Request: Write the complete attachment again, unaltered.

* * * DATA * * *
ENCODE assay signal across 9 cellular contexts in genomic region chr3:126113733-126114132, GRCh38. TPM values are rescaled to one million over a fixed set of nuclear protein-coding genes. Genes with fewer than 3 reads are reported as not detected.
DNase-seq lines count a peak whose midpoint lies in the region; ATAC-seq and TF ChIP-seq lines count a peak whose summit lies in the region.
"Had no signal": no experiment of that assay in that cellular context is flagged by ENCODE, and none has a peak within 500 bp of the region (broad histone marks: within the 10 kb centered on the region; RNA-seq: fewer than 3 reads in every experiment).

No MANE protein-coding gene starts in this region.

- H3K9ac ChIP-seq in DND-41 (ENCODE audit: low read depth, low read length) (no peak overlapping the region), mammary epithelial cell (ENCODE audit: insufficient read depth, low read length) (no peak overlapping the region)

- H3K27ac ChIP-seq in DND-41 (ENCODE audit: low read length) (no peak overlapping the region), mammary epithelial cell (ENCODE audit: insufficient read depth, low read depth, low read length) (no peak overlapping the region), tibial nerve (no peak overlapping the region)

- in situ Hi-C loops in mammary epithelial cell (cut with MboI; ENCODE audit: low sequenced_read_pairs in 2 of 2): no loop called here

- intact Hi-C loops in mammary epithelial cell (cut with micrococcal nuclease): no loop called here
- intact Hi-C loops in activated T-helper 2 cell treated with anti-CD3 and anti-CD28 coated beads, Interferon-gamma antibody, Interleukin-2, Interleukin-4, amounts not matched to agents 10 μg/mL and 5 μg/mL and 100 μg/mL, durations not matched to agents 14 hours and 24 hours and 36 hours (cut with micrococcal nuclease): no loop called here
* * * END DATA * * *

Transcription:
ENCODE assay signal across 9 cellular contexts in genomic region chr3:126113733-126114132, GRCh38. TPM values are rescaled to one million over a fixed set of nuclear protein-coding genes. Genes with fewer than 3 reads are reported as not detected.
DNase-seq lines count a peak whose midpoint lies in the region; ATAC-seq and TF ChIP-seq lines count a peak whose summit lies in the region.
"Had no signal": no experiment of that assay in that cellular context is flagged by ENCODE, and none has a peak within 500 bp of the region (broad histone marks: within the 10 kb centered on the region; RNA-seq: fewer than 3 reads in every experiment).

No MANE protein-coding gene starts in this region.

- H3K9ac ChIP-seq in DND-41 (ENCODE audit: low read depth, low read length) (no peak overlapping the region), mammary epithelial cell (ENCODE audit: insufficient read depth, low read length) (no peak overlapping the region)

- H3K27ac ChIP-seq in DND-41 (ENCODE audit: low read length) (no peak overlapping the region), mammary epithelial cell (ENCODE audit: insufficient read depth, low read depth, low read length) (no peak overlapping the region), tibial nerve (no peak overlapping the region)

- in situ Hi-C loops in mammary epithelial cell (cut with MboI; ENCODE audit: low sequenced_read_pairs in 2 of 2): no loop called here

- intact Hi-C loops in mammary epithelial cell (cut with micrococcal nuclease): no loop called here
- intact Hi-C loops in activated T-helper 2 cell treated with anti-CD3 and anti-CD28 coated beads, Interferon-gamma antibody, Interleukin-2, Interleukin-4, amounts not matched to agents 10 μg/mL and 5 μg/mL and 100 μg/mL, durations not matched to agents 14 hours and 24 hours and 36 hours (cut with micrococcal nuclease): no loop called here